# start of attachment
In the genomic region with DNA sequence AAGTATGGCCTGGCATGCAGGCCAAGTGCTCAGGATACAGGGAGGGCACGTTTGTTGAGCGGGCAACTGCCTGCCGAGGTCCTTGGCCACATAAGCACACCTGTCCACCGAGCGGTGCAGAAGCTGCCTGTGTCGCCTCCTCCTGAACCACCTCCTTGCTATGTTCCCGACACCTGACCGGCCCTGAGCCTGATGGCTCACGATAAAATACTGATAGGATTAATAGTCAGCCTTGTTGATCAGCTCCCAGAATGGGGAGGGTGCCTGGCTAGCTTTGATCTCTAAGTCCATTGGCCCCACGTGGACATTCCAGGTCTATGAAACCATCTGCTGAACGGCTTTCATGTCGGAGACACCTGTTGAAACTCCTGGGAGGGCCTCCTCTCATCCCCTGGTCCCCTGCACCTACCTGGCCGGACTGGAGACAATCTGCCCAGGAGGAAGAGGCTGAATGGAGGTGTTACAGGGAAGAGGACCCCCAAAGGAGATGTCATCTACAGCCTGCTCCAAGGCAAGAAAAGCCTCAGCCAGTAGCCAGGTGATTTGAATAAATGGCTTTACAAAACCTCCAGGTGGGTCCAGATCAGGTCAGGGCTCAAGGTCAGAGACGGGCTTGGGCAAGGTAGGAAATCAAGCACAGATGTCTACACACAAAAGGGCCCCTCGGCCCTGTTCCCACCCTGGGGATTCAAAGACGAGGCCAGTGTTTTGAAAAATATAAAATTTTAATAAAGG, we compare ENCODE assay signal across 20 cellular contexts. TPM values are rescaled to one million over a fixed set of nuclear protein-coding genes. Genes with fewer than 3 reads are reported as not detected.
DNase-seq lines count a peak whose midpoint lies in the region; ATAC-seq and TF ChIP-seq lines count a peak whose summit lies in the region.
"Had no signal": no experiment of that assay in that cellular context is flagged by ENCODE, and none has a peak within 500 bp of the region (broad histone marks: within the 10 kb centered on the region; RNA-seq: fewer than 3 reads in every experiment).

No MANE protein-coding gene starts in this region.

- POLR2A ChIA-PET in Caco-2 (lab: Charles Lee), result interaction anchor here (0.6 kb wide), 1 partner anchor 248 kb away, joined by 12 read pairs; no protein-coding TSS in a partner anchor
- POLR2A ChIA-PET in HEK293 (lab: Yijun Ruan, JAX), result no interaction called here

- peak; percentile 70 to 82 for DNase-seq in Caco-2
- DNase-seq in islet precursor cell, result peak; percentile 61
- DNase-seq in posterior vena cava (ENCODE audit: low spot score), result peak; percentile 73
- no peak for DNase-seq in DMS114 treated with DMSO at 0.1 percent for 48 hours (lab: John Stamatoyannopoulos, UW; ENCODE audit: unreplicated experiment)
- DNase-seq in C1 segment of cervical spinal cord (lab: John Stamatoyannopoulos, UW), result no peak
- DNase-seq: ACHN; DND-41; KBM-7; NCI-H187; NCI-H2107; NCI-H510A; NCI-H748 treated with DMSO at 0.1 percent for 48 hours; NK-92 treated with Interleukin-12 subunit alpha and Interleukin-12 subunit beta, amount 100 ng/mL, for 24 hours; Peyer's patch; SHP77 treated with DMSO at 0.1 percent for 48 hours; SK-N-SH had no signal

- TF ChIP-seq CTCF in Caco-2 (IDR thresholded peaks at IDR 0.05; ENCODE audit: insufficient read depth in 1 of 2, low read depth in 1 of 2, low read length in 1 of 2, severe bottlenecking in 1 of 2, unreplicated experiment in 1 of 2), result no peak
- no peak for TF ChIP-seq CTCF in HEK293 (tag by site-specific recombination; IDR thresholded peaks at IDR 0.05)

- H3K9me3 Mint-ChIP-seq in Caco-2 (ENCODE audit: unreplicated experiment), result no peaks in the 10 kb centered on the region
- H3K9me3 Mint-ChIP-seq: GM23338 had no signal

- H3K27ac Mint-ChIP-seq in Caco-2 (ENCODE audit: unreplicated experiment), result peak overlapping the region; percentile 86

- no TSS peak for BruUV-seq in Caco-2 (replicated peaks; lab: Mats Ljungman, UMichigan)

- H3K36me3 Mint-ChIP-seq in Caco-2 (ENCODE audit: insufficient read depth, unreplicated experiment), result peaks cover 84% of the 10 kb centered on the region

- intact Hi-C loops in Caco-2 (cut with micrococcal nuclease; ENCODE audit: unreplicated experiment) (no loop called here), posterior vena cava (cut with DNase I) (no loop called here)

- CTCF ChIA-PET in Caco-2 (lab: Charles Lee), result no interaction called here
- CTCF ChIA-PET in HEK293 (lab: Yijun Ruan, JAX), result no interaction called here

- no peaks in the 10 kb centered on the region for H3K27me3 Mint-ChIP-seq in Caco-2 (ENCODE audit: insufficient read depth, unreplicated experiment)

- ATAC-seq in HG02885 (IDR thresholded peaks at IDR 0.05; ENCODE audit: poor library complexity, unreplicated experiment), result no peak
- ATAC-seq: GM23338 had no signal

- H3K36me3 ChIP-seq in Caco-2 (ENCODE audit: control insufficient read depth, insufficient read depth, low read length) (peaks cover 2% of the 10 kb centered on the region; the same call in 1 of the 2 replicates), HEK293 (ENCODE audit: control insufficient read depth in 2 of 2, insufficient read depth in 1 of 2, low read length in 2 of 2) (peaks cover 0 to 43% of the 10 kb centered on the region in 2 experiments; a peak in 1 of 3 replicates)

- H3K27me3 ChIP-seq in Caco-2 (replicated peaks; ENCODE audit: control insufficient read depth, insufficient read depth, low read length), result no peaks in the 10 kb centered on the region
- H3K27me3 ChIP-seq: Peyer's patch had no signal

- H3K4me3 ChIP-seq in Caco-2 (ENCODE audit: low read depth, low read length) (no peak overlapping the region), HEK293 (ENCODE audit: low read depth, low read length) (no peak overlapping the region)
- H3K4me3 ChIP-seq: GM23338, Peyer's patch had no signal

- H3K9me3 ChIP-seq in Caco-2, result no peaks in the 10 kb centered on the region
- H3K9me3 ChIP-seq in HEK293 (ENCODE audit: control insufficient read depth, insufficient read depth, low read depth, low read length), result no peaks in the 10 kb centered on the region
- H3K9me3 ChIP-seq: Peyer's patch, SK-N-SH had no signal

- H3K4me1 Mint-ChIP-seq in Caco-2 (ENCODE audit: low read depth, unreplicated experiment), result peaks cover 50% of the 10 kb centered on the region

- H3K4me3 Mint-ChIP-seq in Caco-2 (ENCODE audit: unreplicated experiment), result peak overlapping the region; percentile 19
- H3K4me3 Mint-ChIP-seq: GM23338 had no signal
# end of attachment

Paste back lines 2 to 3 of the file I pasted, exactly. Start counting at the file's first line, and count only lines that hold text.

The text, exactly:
DNase-seq lines count a peak whose midpoint lies in the region; ATAC-seq and TF ChIP-seq lines count a peak whose summit lies in the region.
"Had no signal": no experiment of that assay in that cellular context is flagged by ENCODE, and none has a peak within 500 bp of the region (broad histone marks: within the 10 kb centered on the region; RNA-seq: fewer than 3 reads in every experiment).